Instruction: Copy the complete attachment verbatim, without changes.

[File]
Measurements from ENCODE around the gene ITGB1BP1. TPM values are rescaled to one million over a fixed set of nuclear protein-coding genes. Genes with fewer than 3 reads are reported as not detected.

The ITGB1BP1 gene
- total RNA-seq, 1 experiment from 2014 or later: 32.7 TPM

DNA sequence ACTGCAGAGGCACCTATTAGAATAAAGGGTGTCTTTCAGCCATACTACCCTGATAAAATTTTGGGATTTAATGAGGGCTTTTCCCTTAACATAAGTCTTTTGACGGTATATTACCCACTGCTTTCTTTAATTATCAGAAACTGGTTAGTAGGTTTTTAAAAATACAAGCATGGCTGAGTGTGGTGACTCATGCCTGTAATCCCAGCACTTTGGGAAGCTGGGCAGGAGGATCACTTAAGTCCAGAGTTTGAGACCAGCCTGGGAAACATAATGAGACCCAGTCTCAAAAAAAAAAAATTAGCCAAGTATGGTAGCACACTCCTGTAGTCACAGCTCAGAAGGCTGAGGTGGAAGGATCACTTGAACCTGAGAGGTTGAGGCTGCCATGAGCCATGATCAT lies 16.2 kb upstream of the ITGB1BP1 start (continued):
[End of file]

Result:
Measurements from ENCODE around the gene ITGB1BP1. TPM values are rescaled to one million over a fixed set of nuclear protein-coding genes. Genes with fewer than 3 reads are reported as not detected.

The ITGB1BP1 gene
- total RNA-seq, 1 experiment from 2014 or later: 32.7 TPM

DNA sequence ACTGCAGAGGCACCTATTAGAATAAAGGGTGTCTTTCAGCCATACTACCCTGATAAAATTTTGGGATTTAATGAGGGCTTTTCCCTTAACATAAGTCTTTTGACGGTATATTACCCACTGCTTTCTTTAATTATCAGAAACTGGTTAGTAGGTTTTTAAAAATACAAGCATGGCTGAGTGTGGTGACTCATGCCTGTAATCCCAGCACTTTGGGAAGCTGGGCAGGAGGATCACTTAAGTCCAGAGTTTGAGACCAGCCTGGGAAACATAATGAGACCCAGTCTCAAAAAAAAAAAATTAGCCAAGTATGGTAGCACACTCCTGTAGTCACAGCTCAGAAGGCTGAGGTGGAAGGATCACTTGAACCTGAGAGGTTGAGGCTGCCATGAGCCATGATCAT lies 16.2 kb upstream of the ITGB1BP1 start (continued):